One of the worst traps you can fall into when you’re dealing with debt is the minimum payment mindset. This is when you convince yourself that as long as you’re making your minimum payments, you’re doing OK.
You might even tell yourself that you’re being responsible by not missing a payment. Sometimes, that’s the best you can do. If that’s the case, it might be time to speak with a debt settlement attorney.
Breaking free from the minimum payment mindset is one of the best things you can do for your overall #FinancialWellness. Here’s why:
Minimum Payments Keep You Stuck in Debt
In fact, that’s the plan.
Credit card companies and financial institutions make money by keeping you in debt. The longer it takes you to pay off your balance, the more interest you’ll pay.
And, if you only make your minimum payment, it will take a very long time to get out of debt. Just look at the numbers:
If you have a $5,000 balance on a credit card with an 18% APR and your minimum payment is $80. it will take you about 15 years to pay off the debt. And, you’ll end up paying about $9,900 in interest on top of your principal of $5,000. Yes, you’ll be paying almost twice as much as what you borrowed.
Now, let’s say you increase your payment to $100 per month. A simple $20 increase each month can lower the repayment period from 15 years to just under 8 years, and lowers your interest cost from $9,900 to $4,311.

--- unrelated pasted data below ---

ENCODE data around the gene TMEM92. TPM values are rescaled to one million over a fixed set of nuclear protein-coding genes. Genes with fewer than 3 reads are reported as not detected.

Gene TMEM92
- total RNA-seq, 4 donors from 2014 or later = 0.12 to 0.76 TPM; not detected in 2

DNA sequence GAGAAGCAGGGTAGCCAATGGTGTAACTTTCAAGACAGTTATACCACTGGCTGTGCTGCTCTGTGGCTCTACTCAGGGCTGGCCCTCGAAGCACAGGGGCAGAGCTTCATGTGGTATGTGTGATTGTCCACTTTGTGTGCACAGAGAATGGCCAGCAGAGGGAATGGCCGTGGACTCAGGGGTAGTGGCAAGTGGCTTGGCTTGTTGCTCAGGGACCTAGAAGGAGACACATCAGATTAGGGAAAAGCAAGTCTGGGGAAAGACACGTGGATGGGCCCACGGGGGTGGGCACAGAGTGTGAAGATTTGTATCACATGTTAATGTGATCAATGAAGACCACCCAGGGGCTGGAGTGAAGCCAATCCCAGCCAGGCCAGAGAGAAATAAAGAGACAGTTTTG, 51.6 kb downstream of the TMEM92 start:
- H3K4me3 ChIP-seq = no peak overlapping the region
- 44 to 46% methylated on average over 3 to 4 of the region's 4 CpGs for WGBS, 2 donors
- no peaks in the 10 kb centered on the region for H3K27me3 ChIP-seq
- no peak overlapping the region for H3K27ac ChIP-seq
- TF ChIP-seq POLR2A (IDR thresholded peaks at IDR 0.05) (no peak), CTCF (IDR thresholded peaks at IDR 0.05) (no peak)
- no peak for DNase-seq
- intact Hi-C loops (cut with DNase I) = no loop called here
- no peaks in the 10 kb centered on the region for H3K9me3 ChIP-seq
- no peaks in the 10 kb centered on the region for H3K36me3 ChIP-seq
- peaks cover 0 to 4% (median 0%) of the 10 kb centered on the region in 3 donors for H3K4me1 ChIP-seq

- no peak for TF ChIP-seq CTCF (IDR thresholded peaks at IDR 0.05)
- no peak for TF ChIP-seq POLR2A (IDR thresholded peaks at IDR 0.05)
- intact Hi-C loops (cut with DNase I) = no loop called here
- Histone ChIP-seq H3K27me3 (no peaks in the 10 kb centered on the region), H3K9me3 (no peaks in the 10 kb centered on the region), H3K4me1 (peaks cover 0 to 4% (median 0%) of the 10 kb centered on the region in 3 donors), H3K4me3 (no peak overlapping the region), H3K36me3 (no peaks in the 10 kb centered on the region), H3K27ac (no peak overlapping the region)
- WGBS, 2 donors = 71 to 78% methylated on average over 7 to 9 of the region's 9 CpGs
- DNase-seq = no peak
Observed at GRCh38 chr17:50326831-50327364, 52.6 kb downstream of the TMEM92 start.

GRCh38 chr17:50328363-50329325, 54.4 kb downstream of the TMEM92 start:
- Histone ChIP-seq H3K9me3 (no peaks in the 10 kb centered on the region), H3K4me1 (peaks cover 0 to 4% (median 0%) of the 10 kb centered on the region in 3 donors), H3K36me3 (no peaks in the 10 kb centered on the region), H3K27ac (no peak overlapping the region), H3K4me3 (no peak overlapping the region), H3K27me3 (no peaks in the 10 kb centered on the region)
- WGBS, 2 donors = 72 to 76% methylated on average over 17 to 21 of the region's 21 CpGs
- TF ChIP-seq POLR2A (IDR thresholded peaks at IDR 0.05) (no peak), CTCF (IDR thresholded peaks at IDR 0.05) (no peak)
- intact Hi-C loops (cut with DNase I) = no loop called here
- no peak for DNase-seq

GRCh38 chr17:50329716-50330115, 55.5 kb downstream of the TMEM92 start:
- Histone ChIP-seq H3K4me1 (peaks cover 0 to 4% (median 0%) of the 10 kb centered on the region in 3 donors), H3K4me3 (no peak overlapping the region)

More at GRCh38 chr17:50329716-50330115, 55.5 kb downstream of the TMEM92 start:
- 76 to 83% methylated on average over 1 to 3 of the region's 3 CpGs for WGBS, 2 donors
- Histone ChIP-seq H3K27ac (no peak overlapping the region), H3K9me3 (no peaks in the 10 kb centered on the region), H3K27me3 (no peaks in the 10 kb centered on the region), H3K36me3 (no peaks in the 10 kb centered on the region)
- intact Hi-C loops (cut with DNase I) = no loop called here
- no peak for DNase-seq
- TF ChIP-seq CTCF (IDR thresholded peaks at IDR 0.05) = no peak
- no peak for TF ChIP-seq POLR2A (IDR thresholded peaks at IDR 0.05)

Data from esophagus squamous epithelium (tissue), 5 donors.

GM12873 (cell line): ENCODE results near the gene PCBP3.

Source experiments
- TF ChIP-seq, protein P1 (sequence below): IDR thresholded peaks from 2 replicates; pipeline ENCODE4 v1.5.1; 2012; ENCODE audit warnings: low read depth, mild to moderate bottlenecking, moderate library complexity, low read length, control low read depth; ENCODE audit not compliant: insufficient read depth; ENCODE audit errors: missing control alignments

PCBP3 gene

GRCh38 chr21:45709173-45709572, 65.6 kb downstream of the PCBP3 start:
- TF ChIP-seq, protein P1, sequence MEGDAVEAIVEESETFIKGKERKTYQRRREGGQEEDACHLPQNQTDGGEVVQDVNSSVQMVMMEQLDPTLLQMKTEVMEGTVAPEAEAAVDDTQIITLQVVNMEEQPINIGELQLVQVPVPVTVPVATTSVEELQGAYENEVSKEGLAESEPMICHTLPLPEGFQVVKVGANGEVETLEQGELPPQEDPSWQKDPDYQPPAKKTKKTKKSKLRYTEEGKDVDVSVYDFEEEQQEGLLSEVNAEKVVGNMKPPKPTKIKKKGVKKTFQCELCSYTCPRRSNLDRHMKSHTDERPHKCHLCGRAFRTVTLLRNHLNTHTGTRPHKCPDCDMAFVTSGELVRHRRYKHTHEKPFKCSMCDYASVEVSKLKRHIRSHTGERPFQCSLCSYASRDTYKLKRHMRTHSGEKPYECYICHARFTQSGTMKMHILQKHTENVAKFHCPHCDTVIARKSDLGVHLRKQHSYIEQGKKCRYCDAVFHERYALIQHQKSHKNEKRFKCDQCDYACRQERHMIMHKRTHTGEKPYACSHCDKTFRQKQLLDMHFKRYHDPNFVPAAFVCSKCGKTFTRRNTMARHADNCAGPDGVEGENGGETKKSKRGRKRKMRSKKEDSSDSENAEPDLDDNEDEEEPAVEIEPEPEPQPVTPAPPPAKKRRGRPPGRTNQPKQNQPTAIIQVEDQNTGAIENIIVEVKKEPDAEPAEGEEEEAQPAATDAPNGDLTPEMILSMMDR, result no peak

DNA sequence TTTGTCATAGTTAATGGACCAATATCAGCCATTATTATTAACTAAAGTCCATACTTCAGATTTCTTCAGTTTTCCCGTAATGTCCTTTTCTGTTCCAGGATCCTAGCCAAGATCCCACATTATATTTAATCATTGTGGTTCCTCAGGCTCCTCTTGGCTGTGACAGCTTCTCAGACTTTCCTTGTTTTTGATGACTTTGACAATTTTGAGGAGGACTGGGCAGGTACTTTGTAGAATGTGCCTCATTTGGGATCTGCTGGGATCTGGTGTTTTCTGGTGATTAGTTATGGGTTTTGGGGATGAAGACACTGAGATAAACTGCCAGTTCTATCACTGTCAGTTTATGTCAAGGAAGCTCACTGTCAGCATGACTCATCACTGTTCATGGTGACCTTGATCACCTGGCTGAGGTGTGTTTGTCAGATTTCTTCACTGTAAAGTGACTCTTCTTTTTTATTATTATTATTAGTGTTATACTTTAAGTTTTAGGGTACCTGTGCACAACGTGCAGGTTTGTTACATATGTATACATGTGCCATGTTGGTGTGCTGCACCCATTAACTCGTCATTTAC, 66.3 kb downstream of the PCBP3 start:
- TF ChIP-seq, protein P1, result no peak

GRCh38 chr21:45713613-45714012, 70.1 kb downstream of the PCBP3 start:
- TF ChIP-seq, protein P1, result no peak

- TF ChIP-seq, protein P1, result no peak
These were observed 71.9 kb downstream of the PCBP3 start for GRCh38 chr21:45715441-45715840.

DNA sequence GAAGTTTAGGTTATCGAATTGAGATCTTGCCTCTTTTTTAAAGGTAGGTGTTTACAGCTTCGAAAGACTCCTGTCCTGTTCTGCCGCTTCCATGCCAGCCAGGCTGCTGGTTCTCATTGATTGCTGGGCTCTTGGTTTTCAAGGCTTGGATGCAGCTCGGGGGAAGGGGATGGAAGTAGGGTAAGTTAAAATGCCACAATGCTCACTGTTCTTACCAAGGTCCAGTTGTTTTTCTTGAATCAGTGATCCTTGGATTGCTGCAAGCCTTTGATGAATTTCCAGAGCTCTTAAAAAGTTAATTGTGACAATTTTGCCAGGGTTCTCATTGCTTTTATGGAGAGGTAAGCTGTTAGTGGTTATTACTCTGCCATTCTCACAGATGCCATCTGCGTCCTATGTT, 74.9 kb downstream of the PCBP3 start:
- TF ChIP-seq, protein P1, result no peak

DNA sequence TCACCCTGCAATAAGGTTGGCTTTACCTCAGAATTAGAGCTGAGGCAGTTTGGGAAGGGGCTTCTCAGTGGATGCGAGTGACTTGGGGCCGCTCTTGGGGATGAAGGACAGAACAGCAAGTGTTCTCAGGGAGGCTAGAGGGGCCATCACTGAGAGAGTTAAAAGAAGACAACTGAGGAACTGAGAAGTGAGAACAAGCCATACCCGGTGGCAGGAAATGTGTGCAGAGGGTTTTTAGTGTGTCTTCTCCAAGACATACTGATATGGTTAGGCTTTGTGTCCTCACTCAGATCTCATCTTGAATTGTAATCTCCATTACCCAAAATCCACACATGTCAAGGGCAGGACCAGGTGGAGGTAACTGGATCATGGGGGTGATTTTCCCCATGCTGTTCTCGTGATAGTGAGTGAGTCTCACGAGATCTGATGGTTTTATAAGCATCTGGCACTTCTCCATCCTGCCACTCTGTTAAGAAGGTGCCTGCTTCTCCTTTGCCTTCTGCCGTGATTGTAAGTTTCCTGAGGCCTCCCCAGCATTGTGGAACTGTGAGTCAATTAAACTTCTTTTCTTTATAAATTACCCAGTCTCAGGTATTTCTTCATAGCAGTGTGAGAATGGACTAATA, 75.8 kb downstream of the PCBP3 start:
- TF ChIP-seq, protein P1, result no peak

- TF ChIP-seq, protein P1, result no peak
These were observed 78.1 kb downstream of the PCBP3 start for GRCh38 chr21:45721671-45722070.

The more you can add to your monthly payment, the better. But, even a small increase can have a big impact on how quickly you get out of debt and how much money you save in interest charges.
Minimum Payments Hurt Your Credit Score
Your credit score is one of the most important numbers in your financial life. It’s used to determine whether you’ll be approved for loans and lines of credit, and it can impact the interest rates you’re offered.
Credit card companies report your payment information to the credit bureaus every month, including the amount of the payment and whether it was made on time.
But does only making the minimum payment hurt your score?
It definitely can, especially if you are still using your cards.
While you’re doing a good job at keeping your payment history intact by making timely payments, your debt-to-credit ratio can be taking a hit. This is the amount of debt you’re carrying compared to your credit limits, and it’s one of the biggest factors in your credit score.
If you’re only making your minimum payments, you may be hurting your debt-to-credit ratio, especially if you’re still increasing the balances by using the cards.